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Basic Koi Breeding Method (Page 1 of 2)

     

    

Although more and more koi hobbyists are trying to breed koi using the dry fertilization method (thanks in part to the proliferation of YouTube videos showing how to do it),  many prospective koi breeders still prefer the classic method of letting pre-selected koi spawn naturally in a pond.  The reason for this perhaps is the simplicity of the classic procedure, which consists mainly of preparing the spawning environment and letting the koi do what comes naturally for them.  The steps involved in this basic koi breeding method are presented below.

    

1.  Selection of the Parents.  Choosing the right parents for your baby koi need not be difficult, but it can sometimes be tricky too.  First things first - you need to know which of your koi are female and which are male.  Female koi are visibly rounder than male koi, especially those that are ready to lay eggs.  Males are slimmer in appearance, and may develop roughness on their gill plates when ready to spawn. 

  

Choose mature koi only for breeding, i.e., they should at least be two years old (younger koi will produce weak offsprings).  Experts say that the optimum breeding age is 2-4 years old.  Choose only healthy koi with no deformities whatsoever.  Both parents should exhibit excellent body conformation and high-quality colors and markings.

  

Select the parents based on what baby koi you're after.  For example, if you want Kohaku fry, then you need both parents to be Kohaku.  Some varieties don't result in nice koi when bred together, so be sure to do a little research on koi variety pairing before doing it (unless you're after the excitement of uncertainty).

  

Some breeders use two males for a single female during breeding to maximize the yield of the propagation.  The breeding act of the koi is very physical and can harm the participants (especially the female if the males are very aggressive), so this ratio of 2:1 must not be exceeded.   One advantage of using just a single male is the higher predictability of what the offspring will look like. 

 

2.  Preparation of the Spawning Environment.  Once the prospective parents have been identified,  they need to be taken out of the main pond and isolated in separate and smaller ponds where they can be conditioned for spawning. Males are separated from females to prevent indiscriminate spawning. Many hobbyists start this isolation at least 1 month before the anticipated spawning date.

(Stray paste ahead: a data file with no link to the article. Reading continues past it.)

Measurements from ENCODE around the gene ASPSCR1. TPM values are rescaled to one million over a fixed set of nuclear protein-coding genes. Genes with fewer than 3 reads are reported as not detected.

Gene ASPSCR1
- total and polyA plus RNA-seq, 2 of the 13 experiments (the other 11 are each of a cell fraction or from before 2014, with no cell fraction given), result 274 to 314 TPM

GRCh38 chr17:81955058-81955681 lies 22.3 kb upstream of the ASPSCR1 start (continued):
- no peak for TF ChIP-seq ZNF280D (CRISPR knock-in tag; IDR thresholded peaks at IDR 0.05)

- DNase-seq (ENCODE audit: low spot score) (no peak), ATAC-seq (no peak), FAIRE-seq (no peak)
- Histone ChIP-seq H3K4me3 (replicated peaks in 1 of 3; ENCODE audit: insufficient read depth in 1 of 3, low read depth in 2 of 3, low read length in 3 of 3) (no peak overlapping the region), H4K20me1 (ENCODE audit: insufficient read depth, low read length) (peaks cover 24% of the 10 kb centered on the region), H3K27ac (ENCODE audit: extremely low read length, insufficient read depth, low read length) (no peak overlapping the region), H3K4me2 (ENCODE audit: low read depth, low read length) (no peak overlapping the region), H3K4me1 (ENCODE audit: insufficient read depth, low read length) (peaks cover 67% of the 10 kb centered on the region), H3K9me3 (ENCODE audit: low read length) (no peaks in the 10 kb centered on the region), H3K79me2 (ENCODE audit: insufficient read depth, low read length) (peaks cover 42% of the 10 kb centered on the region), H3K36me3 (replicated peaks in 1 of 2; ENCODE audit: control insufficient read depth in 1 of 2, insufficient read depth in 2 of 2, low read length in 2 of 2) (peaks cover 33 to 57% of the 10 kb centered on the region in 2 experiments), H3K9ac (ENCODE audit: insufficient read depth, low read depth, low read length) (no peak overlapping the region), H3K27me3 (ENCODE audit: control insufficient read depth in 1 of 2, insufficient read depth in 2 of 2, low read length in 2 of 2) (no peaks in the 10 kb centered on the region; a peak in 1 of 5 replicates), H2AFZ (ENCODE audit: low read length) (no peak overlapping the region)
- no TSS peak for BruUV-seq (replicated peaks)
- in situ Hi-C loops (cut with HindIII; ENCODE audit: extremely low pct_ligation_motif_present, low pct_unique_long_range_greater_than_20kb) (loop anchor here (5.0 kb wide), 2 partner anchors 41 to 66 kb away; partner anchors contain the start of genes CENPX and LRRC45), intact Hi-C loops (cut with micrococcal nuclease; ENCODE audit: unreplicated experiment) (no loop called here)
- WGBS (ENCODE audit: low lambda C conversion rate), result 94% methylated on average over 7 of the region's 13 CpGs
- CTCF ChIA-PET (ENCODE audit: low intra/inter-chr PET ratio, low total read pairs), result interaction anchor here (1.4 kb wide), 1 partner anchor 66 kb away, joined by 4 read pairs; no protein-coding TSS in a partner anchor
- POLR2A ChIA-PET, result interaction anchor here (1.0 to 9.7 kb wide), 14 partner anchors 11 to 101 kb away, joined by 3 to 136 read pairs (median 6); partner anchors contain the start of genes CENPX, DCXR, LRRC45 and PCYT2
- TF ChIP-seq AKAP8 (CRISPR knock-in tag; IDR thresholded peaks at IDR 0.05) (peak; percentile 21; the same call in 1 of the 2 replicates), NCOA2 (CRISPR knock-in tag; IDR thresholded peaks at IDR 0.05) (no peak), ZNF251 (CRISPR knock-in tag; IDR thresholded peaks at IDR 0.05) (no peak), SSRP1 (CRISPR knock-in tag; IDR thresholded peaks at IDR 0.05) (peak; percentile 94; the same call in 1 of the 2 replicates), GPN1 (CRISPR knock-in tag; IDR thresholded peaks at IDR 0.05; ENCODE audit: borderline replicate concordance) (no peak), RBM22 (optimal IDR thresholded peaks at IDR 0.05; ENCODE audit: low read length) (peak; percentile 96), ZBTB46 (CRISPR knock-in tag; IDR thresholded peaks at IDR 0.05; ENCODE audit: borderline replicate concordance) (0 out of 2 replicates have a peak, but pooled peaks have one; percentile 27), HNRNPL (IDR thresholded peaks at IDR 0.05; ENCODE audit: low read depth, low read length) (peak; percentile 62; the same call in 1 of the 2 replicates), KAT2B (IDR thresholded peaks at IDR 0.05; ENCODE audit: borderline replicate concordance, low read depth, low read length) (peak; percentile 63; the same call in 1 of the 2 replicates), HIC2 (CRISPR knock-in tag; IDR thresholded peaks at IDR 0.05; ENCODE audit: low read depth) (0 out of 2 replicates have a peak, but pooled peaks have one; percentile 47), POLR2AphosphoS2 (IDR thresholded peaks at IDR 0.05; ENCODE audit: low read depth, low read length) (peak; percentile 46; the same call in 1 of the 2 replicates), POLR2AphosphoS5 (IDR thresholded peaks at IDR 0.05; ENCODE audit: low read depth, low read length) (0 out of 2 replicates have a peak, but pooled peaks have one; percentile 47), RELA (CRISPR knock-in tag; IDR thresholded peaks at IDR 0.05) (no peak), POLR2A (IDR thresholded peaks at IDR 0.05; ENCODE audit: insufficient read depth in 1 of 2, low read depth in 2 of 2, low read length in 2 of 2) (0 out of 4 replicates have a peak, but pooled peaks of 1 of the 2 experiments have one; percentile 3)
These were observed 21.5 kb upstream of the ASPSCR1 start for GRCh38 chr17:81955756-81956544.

Eventually the female becomes rounder and noticeably bloated with eggs.  Now with a heavy but soft abdomen, she is presumed to be ready to lay eggs and is very carefully moved to the spawning pond.  This pregnant koi must always be supported by water during the move, even while inside a net.   At this point the male is also assumed to be ready to participate in the reproduction as well, and is moved into the spawning pond a few hours after the female has already been acclimatized to it.  Many breeders introduce the male in the evening, since spawning usually happens in the wee hours of the morning.

  

The spawning pond shouldn't be big - usually with an  area of just 6 to 12 sq. meters. It should be thoroughly cleaned and filled with un-chlorinated water to a depth of about 50 centimeters. The spawning pond must have a generous amount of spawning material to encourage the female to lay her eggs on them.  Many modern koi hobbyists prefer synthetic spawning ropes (see Figure 1) as spawning material because these are free of parasites, do not easily get damaged, and allow easy handling of the eggs, unlike spawning media of the natural kind.  The easy-to-handle feature is important if you plan to move the eggs away from the parents right after spawning is completed.  Many old-school breeders still prefer natural spawning material though.

 

Figure 1.  A curled spawning rope (left) and a close-up of the spawning rope bristles (right);  Photo sources:  koilogic.co.uk; keepkoi.com

   

The spawning pond must also be sufficiently aerated at all times.  Strong but silent air pumps must be used.  Unlike the main pond, aeration of a spawning pond must not result in water turbulence, since water tranquility is needed during spawning.  As such, the aeration system of the spawning pond must be designed well to meet the aeration requirements without disturbing the water.

   

Proceed to Page 2...

     

  

See also:  Koi Breeding Considerations

   

      

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